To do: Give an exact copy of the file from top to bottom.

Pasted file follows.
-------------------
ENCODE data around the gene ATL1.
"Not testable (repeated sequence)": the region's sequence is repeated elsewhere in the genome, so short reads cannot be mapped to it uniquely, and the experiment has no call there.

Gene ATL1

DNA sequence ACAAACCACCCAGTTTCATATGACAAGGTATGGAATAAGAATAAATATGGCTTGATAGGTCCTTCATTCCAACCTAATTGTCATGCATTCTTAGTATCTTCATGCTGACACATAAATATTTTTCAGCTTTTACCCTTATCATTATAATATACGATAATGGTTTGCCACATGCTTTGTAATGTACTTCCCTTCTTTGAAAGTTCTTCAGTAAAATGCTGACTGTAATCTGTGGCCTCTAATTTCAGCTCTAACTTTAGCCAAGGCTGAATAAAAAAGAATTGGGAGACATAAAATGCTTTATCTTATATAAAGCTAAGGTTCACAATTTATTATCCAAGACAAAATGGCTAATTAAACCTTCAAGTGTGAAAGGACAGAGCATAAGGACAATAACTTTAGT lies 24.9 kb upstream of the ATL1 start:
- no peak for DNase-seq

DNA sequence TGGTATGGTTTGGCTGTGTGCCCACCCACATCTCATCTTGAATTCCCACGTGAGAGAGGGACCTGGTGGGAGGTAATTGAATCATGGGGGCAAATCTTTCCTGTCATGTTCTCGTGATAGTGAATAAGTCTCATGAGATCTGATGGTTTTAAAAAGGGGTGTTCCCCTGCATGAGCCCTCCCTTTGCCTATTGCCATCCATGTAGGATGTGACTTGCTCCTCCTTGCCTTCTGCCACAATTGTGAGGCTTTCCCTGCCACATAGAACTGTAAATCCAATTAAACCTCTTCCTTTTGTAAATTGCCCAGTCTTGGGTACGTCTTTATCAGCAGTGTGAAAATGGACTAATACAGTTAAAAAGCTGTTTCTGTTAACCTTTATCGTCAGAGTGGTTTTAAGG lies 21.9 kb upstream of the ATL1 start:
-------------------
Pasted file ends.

ENCODE data around the gene ATL1.
"Not testable (repeated sequence)": the region's sequence is repeated elsewhere in the genome, so short reads cannot be mapped to it uniquely, and the experiment has no call there.

Gene ATL1

DNA sequence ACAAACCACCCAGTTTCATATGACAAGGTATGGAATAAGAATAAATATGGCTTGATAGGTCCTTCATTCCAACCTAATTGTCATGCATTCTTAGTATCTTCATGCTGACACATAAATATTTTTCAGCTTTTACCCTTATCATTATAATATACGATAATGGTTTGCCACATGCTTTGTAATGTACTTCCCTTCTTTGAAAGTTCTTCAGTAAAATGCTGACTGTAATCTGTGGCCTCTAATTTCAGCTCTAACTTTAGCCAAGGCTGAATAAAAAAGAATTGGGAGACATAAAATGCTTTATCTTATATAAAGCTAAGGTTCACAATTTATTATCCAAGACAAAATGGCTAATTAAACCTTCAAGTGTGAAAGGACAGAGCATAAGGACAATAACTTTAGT lies 24.9 kb upstream of the ATL1 start:
- no peak for DNase-seq

DNA sequence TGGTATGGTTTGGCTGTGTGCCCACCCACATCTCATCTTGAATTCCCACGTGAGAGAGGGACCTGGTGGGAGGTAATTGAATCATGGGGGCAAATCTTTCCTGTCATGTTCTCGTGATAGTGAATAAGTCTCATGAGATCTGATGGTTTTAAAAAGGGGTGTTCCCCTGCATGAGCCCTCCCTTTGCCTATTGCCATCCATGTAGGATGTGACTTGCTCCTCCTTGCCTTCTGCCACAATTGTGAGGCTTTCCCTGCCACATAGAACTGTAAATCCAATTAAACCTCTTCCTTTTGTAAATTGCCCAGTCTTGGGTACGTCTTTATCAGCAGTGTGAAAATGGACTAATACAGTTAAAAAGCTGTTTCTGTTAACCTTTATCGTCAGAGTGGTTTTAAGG lies 21.9 kb upstream of the ATL1 start: